I believe that this comment is provided as intentional misinformation on the part of Mr. Prosence. Whether we replace the Grand Avenue Bridge or not DOES NOT PRECLUDE the possibility of a future bypass, alternate route, or the construction of additional city streets and roads that will provide more interconnectivity and reduce traffic congestion. Furthermore, the point about 4,000 to 5,000 dump trucks, gasoline tankers or other hazardous loads being on Grand Avenue is fairly ignorant in my opinion. Does Mr. Prosence think that it is better to put all of these types of vehicles on the Roaring Fork River? Or perhaps on Midland Avenue through a residential neighborhood? Both of which are the only reasonable alignments for a future bypass. Whether we build a bypass or not, these types of vehicles will still be going through the City of Glenwood Springs. There is no alignment or location in Glenwood where a bypass can be constructed that isn’t going to significantly affect some portion of our community.

*When I was involved in moving the railroad yards across the river, the subject of inadequate clearance never came up, not once.

I suspect that this may very well be true, but again I’m not sure what the point is. I don’t think that the clearance over the railroad is the over-riding geometric or functional deficiency that is pushing the reconstruction of the bridge. I don’t believe that there is any single design deficiency that is necessarily the “over-riding” concern, but collectively the replacement of the bridge does resolve a fairly significant number of issues as noted above.

Personally, if I were to rate the current deficiencies in order of those of greatest concern, I would put the narrow travel lanes as number one. The width of these lanes do not allow larger vehicles such as semi-trucks, RVs, and buses to safely drive in a single lane. In fact, due to the narrowness of the lanes, it is the current RFTA policy to prohibit their buses from using the Grand Avenue bridge. This results in a reduced efficiency of our public transportation system.

The issue that I believe presents the second greatest concern is the proximity of the bridge piers to the I-70 ramps. To my knowledge no one has yet been seriously injured or died in an accident due to the reduced length of the ramps, but I have heard many anecdotes from individuals describing very close calls. I do believe that it is just a matter of time before someone entering I-70 eastbound from the 116 interchange is injured or killed due to the insufficient length of the on-ramp.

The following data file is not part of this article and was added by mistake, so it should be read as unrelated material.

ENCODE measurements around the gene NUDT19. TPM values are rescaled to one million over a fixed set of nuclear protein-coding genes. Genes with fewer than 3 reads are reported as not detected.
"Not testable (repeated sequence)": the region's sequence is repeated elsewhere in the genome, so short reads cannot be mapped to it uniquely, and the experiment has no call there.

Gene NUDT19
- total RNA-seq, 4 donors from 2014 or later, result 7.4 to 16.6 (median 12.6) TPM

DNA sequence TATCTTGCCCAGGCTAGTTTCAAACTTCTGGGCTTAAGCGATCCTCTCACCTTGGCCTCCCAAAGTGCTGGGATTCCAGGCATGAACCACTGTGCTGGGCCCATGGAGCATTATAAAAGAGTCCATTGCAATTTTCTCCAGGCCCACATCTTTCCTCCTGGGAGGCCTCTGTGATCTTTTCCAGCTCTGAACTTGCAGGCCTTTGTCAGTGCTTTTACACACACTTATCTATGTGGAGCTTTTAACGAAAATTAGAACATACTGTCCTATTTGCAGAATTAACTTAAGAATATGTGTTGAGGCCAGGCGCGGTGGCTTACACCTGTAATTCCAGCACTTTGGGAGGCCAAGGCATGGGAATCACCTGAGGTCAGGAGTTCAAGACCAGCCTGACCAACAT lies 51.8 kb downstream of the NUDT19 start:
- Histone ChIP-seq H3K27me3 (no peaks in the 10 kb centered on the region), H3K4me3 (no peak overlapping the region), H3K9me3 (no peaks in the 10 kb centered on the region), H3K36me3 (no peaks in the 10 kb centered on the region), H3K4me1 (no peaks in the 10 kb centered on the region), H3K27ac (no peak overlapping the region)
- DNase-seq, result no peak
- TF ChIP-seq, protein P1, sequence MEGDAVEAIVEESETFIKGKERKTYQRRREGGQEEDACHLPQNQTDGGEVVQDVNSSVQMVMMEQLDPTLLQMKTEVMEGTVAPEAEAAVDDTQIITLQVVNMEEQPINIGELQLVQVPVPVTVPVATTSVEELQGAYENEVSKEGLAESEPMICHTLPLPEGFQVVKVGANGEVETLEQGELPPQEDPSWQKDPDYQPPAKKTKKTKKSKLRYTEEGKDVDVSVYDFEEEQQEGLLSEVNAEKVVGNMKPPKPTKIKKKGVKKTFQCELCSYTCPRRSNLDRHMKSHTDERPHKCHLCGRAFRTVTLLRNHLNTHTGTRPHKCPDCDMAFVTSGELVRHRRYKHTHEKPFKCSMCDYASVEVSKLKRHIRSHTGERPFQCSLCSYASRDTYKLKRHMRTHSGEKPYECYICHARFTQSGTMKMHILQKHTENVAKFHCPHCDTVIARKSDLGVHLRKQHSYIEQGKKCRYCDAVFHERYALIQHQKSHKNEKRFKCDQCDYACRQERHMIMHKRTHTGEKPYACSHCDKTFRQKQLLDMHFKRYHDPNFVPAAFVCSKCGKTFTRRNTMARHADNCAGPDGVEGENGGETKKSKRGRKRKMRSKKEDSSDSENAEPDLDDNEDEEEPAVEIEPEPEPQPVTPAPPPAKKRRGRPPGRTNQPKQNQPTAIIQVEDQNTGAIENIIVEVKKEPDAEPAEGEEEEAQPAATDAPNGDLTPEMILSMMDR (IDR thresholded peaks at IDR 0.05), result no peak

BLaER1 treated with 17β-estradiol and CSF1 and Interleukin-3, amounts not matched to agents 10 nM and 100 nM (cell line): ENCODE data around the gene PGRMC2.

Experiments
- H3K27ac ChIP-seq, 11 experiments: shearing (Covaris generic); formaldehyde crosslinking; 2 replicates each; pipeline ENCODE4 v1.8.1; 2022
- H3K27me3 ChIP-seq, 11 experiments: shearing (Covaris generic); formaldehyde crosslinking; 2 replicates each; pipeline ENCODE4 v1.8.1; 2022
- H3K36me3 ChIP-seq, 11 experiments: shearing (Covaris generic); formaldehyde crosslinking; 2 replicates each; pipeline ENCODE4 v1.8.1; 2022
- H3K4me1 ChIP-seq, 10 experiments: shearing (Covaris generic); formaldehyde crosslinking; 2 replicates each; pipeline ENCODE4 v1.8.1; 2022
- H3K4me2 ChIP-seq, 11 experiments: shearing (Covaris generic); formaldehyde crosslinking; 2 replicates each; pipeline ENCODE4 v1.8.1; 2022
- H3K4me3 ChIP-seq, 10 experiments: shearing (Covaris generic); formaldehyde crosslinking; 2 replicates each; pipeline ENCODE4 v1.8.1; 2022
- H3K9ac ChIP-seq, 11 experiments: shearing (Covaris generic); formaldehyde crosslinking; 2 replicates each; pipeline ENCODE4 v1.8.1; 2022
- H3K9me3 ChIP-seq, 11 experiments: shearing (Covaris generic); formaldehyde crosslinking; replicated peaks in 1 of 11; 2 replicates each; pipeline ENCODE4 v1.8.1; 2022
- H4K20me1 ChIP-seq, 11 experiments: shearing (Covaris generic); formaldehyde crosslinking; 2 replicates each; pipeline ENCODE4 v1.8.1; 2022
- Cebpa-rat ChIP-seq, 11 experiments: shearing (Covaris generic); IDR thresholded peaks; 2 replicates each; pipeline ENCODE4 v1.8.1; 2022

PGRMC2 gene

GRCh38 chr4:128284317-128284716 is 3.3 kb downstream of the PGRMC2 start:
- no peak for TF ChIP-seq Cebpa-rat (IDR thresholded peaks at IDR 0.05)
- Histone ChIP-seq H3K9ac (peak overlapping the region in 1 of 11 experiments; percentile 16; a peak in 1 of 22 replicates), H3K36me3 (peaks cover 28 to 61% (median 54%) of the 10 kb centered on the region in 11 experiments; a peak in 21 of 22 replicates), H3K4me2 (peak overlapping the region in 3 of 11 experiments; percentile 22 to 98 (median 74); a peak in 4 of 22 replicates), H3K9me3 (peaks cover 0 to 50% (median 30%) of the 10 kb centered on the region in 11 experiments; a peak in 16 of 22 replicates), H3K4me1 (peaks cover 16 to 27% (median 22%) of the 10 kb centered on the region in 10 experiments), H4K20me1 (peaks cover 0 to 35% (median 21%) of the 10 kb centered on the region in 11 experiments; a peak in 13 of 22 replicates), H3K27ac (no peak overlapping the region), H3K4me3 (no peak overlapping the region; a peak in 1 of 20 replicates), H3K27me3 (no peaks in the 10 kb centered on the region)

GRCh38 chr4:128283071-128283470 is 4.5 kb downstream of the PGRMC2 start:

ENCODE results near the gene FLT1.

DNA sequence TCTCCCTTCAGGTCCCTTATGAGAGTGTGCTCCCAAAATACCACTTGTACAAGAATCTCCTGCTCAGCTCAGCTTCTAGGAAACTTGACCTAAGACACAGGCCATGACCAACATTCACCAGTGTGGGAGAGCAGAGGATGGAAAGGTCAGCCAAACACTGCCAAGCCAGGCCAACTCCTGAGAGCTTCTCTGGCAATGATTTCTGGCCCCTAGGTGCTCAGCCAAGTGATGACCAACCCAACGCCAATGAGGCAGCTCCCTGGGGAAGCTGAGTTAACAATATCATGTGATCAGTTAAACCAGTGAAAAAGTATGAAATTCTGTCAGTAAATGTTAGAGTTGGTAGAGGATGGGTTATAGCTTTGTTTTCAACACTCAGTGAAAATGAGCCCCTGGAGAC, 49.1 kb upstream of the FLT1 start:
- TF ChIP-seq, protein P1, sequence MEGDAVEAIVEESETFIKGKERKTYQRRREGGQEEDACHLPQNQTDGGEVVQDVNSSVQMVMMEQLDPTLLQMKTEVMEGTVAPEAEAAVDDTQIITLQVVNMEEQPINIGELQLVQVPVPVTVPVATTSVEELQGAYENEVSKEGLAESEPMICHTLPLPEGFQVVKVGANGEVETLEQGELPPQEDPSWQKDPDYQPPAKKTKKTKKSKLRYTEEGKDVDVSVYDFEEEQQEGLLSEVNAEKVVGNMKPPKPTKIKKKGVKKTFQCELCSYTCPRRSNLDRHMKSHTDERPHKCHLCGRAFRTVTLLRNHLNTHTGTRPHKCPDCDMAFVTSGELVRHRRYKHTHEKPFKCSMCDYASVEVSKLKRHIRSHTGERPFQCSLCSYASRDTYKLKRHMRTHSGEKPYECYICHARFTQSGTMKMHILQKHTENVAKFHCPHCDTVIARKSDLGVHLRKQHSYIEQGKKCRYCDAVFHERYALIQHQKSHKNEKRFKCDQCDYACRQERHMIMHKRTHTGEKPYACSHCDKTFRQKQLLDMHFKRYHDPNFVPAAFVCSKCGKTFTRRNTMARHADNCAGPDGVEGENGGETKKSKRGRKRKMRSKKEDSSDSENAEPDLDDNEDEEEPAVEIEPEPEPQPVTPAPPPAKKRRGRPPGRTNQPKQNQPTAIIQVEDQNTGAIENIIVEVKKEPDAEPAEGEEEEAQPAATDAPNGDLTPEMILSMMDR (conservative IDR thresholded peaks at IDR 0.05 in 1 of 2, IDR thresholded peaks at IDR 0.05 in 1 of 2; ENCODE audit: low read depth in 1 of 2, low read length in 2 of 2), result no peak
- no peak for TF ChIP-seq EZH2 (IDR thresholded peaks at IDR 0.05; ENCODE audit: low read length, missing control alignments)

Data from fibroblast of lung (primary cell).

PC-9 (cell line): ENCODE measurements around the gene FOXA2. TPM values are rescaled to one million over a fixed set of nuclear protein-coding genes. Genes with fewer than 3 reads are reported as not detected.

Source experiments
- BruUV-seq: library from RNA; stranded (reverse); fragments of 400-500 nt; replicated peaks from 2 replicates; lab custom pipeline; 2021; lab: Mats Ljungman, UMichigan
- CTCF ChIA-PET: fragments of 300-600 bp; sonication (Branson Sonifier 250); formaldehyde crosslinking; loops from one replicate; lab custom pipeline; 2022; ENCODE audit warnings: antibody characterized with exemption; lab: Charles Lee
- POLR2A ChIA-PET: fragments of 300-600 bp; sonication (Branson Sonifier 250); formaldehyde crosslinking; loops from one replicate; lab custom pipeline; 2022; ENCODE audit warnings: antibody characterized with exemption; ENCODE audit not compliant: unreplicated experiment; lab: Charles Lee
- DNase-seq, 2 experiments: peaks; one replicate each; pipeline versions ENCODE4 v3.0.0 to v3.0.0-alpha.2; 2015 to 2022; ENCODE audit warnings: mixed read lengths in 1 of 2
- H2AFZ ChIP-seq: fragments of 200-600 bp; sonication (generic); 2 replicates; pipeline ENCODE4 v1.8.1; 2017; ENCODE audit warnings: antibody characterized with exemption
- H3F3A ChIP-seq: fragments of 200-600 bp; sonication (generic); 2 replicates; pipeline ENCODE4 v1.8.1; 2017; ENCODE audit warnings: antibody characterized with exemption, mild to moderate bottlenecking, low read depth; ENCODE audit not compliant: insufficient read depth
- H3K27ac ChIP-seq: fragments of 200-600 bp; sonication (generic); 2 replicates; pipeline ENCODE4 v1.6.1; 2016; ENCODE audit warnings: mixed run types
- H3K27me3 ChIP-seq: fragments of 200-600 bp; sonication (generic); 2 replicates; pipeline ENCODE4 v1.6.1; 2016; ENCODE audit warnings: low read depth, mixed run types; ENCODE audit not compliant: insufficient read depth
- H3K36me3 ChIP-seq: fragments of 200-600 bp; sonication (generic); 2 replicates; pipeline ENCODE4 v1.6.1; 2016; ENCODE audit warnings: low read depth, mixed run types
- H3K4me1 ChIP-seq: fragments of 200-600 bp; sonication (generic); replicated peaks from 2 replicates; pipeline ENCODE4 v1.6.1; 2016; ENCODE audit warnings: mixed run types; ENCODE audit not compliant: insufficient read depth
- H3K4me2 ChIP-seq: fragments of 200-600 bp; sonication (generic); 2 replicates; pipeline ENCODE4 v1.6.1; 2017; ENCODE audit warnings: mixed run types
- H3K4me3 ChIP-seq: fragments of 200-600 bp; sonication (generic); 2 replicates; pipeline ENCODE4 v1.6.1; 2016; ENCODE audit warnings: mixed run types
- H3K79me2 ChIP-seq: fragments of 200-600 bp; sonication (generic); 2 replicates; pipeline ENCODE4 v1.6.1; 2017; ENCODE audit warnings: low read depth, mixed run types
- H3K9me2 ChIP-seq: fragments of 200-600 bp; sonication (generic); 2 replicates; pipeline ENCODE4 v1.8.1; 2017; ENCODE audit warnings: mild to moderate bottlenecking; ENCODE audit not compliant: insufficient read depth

*If it such a big deal, why wasn’t it brought up then?

I personally don’t think that it is a big deal (see comment above).

*The narrow bridge has functioned for over 50 years.

The bridge was originally constructed in 1953 as a two lane bridge with sidewalks on both sides of the bridge. Under this configuration, the width of the driving lanes were not reduced from the code at that time. In 1969, the sidewalks were removed and the bridge was reconfigured into its current configuration with four sub-standard driving lanes. Therefore, the bridge has only existed in its current configuration for 42 years, not 50 years. While the bridge in this configuration has functioned, I would contend that it is certainly a matter of opinion as to whether it has functioned well. I am personally aware of many instances where vehicles have struck the guard rails, have lost side mirrors due to close calls with oncoming vehicles, and have impacted either on-coming vehicles or vehicles travelling in the same direction due to the sub-standard driving lane widths. Additionally, as noted above, larger vehicles cannot safely drive in a single lane, therefore the functional capacity of the bridge is impaired.

*Why not delay it’s replacement until these other issues are resolved.

The short answer here is that if we wait to do anything in Glenwood Springs that starts to correct our transportation infrastructure problems until such time as we have a bypass, then from a realistic standpoint we will never do anything. Even though the significant majority of the citizens with whom I have spoken recognize the obvious logic of pursuing this opportunity to replace our decrepit, deficient Grand Avenue Bridge with one that can add many benefits to the city, this project alone has generated a not insignificant amount of controversy, to which Mr. Prosence is contributing. The long answer is described below.